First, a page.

Retail and Core Retail Sales Jump in September

September Retail Sales have been released ahead of today’s market open, and the results are much better than expected: +1.9% on the headline, well above the 1.2% analysts were looking for. This more than triples the unrevised August read of +0.6%. Not a bad indication for the realities at the point of transaction last month. This spells good news for the economy overall.

Subtracting volatile auto sales, which we already know were stronger than normal, we see this figure dip to +1.5% — still more than three times the 0.3-0.4% expected, and more than doubled the 0.7% reported a month ago. Clothing sales rose 11% in September, well ahead of predictions. Minus autos & gasoline, we still see 1.5%, and importantly, the Control number — which typically figures into calculations made by the Fed to direct financial policy, only comes down to +1.4%. Considering the expectation for this metric was just +0.3%, we can conclude retail sales were happily robust in September.

The question here becomes whether retailers were pulling forward sales gains from coming months, particularly those pre-holiday shopping season. Thus, while these September numbers are strong and appear as if the Great Reopening is in full swing, October’s Retail Sales report suddenly takes on added importance: should these strong performances continue, still prior to holiday shopping, we would conclude the U.S. economy has taken a step forward — even without further stimulus from the federal government. If we see October’s Retail Sales numbers lag, we may conclude September’s numbers drank their milkshake.

Pfizer PFE is eyeballing a mid-November authorization for its Covid-19 vaccine, which is good news for a country reeling under a second wave of coronavirus outbreaks (as scientists predicted), and may spell an early end to the pandemic era if the vaccine and rollout are successful and expedient. However, this is behind President’s Trump’s timeline goal of a Covid vaccine on the market ahead of Election Day.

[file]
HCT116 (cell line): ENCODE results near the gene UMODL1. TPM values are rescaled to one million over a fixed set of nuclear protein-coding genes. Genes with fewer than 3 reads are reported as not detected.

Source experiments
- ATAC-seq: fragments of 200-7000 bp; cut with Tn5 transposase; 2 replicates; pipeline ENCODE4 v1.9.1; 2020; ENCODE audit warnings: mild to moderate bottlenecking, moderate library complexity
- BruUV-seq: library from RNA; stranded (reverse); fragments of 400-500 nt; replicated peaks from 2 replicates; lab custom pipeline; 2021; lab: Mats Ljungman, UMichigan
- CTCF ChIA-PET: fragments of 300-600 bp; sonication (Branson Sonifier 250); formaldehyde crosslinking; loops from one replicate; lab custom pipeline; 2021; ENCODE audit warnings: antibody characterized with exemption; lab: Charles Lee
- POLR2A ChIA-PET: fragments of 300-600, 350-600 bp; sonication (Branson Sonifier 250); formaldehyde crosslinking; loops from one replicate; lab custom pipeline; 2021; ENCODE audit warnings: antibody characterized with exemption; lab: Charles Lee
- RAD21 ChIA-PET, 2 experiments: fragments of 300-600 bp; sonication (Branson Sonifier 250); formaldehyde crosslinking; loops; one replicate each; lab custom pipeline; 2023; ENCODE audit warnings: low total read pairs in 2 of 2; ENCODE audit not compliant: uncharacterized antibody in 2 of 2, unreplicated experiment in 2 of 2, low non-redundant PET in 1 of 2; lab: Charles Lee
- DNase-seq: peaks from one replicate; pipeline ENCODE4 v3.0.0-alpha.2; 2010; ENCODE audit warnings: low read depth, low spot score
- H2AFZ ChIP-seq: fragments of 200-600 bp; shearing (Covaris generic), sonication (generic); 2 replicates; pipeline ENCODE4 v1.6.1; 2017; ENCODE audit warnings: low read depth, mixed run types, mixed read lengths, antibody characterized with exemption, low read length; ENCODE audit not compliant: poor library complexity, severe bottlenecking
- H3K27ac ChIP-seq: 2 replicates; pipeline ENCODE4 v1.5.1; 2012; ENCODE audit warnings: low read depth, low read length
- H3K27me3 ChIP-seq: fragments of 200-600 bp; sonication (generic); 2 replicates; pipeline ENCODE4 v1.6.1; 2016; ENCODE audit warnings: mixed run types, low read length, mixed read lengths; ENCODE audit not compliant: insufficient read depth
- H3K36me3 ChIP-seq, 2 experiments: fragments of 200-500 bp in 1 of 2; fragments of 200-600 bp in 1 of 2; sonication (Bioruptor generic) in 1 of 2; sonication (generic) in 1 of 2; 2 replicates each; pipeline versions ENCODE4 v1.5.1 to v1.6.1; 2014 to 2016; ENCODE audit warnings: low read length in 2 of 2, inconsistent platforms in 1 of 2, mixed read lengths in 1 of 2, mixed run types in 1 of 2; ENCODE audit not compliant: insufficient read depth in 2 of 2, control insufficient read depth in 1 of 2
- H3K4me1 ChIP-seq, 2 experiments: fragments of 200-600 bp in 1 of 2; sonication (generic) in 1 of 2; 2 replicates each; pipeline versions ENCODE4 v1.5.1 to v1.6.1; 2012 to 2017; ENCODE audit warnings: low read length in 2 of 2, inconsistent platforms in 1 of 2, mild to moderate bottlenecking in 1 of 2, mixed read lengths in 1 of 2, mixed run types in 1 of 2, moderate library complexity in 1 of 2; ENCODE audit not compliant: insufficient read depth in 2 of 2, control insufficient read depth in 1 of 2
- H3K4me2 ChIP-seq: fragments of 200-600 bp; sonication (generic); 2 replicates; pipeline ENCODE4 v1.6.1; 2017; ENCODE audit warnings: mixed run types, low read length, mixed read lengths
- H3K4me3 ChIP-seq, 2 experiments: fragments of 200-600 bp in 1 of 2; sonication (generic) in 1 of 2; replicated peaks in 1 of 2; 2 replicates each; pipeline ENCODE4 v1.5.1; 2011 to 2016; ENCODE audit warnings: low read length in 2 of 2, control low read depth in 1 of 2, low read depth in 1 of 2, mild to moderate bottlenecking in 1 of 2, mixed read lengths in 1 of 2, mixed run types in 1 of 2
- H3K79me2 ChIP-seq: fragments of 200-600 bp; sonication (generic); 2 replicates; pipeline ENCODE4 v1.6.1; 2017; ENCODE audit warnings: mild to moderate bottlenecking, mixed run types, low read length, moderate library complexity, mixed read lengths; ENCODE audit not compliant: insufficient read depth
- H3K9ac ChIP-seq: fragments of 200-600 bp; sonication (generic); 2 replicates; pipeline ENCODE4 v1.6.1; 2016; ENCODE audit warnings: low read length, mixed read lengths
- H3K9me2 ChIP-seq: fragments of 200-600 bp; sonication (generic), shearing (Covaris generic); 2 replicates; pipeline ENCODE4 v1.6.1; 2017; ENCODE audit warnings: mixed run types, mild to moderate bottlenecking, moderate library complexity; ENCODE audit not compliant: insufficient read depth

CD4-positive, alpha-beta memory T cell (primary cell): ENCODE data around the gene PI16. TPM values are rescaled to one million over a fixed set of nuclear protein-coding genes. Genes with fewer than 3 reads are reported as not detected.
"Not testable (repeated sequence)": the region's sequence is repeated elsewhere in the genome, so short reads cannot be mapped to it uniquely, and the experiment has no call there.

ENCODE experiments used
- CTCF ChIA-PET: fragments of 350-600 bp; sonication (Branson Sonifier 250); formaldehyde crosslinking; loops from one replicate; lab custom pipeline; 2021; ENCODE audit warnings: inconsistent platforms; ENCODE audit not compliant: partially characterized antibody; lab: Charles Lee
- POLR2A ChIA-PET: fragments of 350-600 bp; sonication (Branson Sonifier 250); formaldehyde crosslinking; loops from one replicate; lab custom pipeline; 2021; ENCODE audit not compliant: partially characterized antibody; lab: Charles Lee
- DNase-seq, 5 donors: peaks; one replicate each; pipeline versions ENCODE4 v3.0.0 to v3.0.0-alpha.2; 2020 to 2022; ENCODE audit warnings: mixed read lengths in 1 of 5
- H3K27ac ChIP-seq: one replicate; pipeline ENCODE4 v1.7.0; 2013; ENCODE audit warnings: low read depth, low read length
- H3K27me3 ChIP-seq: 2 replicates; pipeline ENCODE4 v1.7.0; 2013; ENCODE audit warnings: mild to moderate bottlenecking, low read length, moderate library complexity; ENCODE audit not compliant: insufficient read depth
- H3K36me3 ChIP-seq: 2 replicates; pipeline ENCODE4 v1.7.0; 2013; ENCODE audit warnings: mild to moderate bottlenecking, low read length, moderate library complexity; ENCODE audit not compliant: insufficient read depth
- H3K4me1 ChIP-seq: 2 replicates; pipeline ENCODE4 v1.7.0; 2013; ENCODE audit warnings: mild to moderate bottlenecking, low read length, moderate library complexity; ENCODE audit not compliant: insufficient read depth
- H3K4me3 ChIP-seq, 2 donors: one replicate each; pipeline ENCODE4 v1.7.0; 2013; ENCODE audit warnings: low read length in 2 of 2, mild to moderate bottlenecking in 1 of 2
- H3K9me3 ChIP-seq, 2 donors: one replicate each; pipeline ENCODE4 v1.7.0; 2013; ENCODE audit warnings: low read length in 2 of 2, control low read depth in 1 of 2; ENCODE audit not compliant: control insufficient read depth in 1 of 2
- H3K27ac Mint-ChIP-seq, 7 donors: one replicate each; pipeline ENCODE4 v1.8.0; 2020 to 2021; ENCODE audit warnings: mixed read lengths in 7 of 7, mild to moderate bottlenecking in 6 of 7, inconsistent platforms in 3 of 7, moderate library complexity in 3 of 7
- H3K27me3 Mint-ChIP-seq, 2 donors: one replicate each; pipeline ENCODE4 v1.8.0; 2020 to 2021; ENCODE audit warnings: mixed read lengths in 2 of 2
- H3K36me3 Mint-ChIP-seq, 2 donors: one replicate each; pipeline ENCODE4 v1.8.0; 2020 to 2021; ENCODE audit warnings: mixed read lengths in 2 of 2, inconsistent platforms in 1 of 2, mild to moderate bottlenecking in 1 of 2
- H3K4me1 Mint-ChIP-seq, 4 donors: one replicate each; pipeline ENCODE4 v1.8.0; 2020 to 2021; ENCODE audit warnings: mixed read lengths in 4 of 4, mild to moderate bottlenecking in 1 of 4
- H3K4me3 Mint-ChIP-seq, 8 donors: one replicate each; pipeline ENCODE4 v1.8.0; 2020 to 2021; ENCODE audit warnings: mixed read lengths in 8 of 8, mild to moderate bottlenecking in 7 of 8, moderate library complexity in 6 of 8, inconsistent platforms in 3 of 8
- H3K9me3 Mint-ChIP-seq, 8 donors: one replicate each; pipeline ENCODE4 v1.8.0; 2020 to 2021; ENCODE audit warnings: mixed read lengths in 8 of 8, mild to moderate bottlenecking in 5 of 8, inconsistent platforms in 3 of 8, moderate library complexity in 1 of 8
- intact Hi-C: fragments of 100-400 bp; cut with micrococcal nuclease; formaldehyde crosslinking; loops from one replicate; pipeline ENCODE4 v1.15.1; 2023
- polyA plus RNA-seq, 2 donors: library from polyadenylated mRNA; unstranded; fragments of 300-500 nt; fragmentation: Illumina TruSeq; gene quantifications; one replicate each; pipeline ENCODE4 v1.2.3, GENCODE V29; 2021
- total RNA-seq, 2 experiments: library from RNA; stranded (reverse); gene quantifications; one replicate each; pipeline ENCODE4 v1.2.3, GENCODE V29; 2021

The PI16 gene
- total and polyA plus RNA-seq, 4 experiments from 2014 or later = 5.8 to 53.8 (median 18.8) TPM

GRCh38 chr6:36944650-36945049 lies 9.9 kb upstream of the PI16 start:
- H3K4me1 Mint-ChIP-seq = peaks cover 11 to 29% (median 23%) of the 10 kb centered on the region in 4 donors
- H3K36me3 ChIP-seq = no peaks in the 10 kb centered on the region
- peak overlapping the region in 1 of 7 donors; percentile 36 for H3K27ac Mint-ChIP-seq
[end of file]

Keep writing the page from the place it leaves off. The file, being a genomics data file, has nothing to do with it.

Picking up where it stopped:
In fairness to Pfizer, Election Day is less that three weeks away, and even if mid-November does bring us the goods in terms of a coronavirus vaccine, it would represent a Bob Beamon-like world record in time to market for a cure to a unique virus. Shares of PFE are up 1.6% at this hour, while shares of its Covid vaccine partner BioNTech BNTX is up 3.3% on this latest news.

Industrial Production for September, in sharp contrast to Retail Sales numbers, collapsed a full percentage point from expectations: -0.6% from an expected +0.4%, which was the reported read a month ago for August. This reflects rather badly on goods-producing enterprises like mining and energy, and even though analysts were aware of weakness in oil and gas prices a month ago, this headline figure points to a much weaker goods-producing domestic economy.

Capacity Utilization, released in tandem with Industrial Production, also missed expectations, though by much slimmer margins: 71.5% on the headline was 30 basis points lower than expected, though a tick above August’s 71.4% originally reported. Clearly, we still have a ways to go until we’re back into the mid-high 70s, which would be synonymous with a healthy Manufacturing sector.

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The views and opinions expressed herein are the views and opinions of the author and do not necessarily reflect those of Nasdaq, Inc.

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